Women's biggest beauty fear has been revealed, and it's getting caught without make-up on by their boss. 

Surprising? 

Being caught au naturel by the person that pays their wages would leave women more red faced than being caught fresh-faced by their partner. The survey of 2,000 UK women revealed that more than one in five feared being seen by their boss without being fully made up more than by their partner.

And this desire to never be caught short is leading to women risking skin complaints and infections by leaving make-up on for days on end. 

A fifth of those asked in the survey admitted leaving mascara on for up to three days while 1 in 20 said five days was not unusual. Coventry ladies are risking eye infections more than most, with more than 1 in 10 saying they had left mascara on for more than eight days.

Andrew Freeman, commercial manager at Halo, who conducted the research, said: “For most women, make-up allows them to feel confident and look their best, so it’s not surprising that their boss is the last person they would want to see without any cover-up.”

The research also showed those who are taking their make-up off are doing so several hours after first applying. Almost half of those asked said they put make-up on between 7am and 8am. On average the first application time of the day is 7.34am, with make-up then left on until 9.35pm.

Andrew continued: “We know from our research that make-up hygiene is not top priority for busy women on the go. They need solutions which they can easily fit into their busy lifestyle; products which save time but also help avoid putting themselves at risk of infections.”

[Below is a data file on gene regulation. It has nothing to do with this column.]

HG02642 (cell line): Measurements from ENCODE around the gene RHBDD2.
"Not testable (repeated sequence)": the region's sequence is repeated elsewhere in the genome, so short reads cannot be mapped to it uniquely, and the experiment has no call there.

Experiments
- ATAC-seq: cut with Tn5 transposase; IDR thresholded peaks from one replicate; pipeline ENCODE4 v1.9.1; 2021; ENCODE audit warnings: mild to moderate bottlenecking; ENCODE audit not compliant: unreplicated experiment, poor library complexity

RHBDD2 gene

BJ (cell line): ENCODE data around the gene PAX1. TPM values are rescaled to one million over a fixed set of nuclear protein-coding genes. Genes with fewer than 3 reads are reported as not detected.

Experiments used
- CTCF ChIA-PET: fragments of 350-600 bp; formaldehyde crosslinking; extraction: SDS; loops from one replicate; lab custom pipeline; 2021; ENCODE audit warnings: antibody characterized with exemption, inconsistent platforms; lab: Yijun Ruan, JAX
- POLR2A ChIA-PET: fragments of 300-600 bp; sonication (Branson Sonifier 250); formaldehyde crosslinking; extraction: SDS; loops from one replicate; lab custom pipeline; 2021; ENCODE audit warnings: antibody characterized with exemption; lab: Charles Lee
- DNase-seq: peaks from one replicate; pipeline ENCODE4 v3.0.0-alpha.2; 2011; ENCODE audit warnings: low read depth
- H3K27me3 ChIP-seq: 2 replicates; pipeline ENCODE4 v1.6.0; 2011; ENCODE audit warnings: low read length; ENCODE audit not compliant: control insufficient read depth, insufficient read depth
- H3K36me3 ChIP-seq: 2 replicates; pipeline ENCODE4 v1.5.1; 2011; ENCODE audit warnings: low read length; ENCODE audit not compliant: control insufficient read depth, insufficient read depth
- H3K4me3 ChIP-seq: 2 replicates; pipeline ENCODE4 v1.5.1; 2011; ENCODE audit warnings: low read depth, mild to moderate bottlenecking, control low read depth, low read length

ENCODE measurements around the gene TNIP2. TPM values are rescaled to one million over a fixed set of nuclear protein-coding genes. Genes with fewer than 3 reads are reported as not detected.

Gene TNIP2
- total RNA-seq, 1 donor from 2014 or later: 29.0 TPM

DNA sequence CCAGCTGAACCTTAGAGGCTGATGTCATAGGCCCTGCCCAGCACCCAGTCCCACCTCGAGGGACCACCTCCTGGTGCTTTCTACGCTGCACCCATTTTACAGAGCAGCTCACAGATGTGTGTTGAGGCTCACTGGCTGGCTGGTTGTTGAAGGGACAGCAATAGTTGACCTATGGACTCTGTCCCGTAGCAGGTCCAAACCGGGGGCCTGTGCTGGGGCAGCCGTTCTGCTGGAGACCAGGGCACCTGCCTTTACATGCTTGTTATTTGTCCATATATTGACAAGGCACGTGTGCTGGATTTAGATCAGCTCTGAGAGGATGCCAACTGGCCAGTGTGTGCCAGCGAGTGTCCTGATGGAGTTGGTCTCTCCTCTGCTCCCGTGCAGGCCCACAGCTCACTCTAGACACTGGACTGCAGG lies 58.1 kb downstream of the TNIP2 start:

Women are also neglecting make-up cleanliness, with more than a quarter of those asked admitting to never cleaning make-up brushes; a further third said they did so less than every six weeks. Experts recommend brushes should be cleaned weekly to avoid infections.

Swansea women are the worst offenders, with 44 per cent admitting they have never cleaned their brushes. They should take a lesson from Aberystwyth where one in five wash their brushes weekly.

Andrew concluded: “Make-up is a significant investment for women over the year; our research showed that the average UK woman spends £179.51 each year on make-up.

“So, while it may be a chore to keep brushes and make-up bags clean, it is absolutely worth the time investment in the long run to ensure women maintain healthy skin and get the most out of their products.” 


by for www.femalefirst.co.uk
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